The Republican Party has been plunged into ever more turmoil, thanks to the outcome of the off-year election in Virginia, the results of contests elsewhere around the country and an allegation of sexual misconduct against Roy Moore, the party’s candidate for Senate in Alabama.
The Virginia gubernatorial campaign illustrated the Republican dilemma as it morphs into becoming the party of President Trump. For Ed Gillespie, the attempt at a balancing act proved awkward and ultimately unsuccessful. A candidate with deep roots in the establishment wing of the party, he tried, after receiving a scare in the primary from a pro-Trump opponent, to become more Trumpian.
The controversy over whether Moore should step aside in the face of an accusation of sexual misconduct with a teenager highlights the waning power of GOP leaders to affect the party’s fortunes and the split with the Republican ranks about how to deal with such problems. Moore has denied the allegation.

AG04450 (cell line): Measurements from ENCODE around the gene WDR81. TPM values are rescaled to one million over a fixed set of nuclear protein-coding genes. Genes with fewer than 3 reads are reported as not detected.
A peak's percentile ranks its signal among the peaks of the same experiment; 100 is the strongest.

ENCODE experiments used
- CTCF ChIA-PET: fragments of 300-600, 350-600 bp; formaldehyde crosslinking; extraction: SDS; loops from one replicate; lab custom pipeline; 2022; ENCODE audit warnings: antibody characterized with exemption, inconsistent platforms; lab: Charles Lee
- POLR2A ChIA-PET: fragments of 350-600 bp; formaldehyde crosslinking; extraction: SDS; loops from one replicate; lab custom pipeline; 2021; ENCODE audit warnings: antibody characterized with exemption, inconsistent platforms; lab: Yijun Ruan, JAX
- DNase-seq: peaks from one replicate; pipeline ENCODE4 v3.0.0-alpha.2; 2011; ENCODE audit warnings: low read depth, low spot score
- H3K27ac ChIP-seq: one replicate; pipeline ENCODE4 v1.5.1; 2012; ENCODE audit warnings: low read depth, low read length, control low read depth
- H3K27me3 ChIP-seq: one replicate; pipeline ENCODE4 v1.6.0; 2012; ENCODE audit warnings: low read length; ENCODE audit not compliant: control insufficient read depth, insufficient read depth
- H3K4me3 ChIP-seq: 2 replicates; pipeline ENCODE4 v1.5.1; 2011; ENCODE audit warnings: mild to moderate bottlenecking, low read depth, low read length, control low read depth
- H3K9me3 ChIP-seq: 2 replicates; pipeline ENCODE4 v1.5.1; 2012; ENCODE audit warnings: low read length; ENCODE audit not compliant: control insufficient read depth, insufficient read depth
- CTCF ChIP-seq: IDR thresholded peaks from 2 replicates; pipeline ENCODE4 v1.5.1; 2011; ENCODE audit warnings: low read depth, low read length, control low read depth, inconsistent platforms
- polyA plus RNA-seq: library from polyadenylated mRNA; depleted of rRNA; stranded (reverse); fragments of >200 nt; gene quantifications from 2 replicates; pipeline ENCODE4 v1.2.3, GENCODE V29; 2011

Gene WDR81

In Virginia, Gillespie’s strategy didn’t work. He lost to Democrat Ralph Northam by an unexpectedly wide margin of nine points. The margin of defeat has rightly rattled Republicans who wonder whether this portends an anti-Trump wave in next year’s midterm elections. The size of Northam’s margins among women (22 points) and voters younger than 45 (30 points) should add significantly to those concerns.
Virginia is not the nation. It has been trending blue for some time. Its population includes more college graduates than many states, and the proximity to the nation’s capital affects attitudes about the federal government. It is not Pennsylvania or Michigan or Wisconsin, states with different electorates, as the 2016 results demonstrated. But as the principal data point staring at Republicans over the weekend, Virginia illustrates why the debate about the party’s fate under Trump will accelerate. There are no easy answers.